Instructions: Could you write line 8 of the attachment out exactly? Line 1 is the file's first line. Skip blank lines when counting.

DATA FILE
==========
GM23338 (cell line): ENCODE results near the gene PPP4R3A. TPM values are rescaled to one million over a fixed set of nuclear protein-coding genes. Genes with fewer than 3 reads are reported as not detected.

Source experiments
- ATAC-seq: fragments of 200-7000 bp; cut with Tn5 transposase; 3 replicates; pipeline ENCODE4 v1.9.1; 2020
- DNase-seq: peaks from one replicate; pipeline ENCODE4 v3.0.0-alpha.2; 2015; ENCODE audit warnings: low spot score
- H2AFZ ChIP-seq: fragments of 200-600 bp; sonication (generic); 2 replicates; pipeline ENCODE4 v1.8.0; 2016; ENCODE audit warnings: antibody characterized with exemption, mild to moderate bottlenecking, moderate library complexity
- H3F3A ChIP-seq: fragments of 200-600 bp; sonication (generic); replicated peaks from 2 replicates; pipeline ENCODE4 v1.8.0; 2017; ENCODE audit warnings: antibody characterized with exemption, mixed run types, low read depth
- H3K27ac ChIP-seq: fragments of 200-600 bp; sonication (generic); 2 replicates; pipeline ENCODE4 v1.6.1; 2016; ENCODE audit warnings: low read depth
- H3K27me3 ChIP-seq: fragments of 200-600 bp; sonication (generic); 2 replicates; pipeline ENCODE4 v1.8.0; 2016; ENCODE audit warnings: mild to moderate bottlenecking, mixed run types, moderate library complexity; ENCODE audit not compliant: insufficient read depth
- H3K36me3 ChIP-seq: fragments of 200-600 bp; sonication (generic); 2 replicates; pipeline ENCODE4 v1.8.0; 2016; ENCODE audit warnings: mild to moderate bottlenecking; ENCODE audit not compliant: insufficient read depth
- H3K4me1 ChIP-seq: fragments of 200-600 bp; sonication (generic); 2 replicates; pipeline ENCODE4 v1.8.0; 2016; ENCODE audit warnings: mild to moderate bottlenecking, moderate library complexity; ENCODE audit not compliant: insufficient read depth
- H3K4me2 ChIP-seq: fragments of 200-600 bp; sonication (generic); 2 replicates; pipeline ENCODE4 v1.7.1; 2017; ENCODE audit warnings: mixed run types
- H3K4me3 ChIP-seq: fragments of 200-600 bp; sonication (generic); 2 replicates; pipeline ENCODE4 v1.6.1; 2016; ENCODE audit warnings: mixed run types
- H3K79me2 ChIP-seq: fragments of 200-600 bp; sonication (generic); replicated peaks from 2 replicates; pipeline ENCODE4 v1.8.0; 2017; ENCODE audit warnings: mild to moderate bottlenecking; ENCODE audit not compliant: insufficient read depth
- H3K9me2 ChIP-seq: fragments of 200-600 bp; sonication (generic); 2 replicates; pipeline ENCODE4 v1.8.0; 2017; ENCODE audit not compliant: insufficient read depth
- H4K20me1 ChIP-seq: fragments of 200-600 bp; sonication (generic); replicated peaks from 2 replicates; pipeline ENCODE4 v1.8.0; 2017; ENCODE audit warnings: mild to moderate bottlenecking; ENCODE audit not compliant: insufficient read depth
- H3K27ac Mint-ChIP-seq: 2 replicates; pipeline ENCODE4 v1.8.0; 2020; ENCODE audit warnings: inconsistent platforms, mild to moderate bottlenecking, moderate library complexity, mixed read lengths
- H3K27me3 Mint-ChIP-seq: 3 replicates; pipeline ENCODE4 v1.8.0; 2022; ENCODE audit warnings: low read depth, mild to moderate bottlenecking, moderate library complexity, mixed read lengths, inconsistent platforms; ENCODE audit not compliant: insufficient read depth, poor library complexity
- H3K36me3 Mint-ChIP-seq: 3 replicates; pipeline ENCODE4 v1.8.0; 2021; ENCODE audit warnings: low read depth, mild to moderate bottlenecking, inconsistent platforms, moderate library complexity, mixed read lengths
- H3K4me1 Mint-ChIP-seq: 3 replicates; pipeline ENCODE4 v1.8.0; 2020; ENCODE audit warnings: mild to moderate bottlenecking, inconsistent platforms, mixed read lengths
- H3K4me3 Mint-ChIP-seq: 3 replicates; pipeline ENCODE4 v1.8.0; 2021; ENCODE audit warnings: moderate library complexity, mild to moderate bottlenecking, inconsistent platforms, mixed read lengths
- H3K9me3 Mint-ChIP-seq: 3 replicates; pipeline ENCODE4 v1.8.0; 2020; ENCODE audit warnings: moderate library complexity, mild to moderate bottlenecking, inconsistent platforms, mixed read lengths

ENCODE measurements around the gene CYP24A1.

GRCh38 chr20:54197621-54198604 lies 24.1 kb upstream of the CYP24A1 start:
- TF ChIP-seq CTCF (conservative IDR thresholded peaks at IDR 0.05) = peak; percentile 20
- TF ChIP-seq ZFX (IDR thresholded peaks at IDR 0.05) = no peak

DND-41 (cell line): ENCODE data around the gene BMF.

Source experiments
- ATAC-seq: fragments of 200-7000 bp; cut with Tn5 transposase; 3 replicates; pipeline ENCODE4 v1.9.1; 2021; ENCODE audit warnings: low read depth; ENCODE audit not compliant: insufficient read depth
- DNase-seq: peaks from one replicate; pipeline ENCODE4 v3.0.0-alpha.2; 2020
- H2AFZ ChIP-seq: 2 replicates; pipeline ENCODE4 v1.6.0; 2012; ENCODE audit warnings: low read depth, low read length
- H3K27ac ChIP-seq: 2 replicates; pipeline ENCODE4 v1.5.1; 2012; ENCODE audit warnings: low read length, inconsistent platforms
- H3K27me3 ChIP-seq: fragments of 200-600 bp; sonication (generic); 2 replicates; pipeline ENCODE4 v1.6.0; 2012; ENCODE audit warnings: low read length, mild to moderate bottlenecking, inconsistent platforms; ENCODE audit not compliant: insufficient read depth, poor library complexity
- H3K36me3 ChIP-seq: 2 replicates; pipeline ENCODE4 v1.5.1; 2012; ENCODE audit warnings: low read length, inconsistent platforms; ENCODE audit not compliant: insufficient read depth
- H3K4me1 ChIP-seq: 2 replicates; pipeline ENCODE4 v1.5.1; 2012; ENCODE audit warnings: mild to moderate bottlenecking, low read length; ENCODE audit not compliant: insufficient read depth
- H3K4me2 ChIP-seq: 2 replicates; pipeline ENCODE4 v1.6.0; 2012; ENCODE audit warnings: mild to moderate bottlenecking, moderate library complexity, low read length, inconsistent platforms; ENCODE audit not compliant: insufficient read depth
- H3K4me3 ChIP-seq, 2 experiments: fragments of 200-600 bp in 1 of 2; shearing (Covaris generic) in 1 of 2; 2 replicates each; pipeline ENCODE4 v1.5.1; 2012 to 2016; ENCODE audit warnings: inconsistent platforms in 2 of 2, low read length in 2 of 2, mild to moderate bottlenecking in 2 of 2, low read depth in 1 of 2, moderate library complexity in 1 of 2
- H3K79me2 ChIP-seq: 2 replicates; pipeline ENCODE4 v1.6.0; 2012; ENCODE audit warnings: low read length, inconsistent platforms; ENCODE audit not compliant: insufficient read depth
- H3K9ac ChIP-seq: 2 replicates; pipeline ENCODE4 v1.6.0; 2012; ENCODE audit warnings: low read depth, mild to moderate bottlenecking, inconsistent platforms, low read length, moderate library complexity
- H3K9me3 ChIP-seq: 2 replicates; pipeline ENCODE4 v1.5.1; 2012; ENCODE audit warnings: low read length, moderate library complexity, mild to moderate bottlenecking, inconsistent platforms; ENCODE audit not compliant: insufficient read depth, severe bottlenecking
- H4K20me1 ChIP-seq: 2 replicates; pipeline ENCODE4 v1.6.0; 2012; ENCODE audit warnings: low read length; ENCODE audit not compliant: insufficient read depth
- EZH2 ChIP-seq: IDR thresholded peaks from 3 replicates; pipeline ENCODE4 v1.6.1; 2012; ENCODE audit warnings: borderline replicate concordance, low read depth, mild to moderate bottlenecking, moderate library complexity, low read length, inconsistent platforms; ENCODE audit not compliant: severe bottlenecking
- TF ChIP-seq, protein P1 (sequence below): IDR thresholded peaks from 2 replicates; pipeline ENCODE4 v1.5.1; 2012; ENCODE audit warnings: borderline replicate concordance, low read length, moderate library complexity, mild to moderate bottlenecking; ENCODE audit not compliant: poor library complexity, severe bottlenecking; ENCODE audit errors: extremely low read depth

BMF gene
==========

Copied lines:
- H3K27me3 ChIP-seq: fragments of 200-600 bp; sonication (generic); 2 replicates; pipeline ENCODE4 v1.8.0; 2016; ENCODE audit warnings: mild to moderate bottlenecking, mixed run types, moderate library complexity; ENCODE audit not compliant: insufficient read depth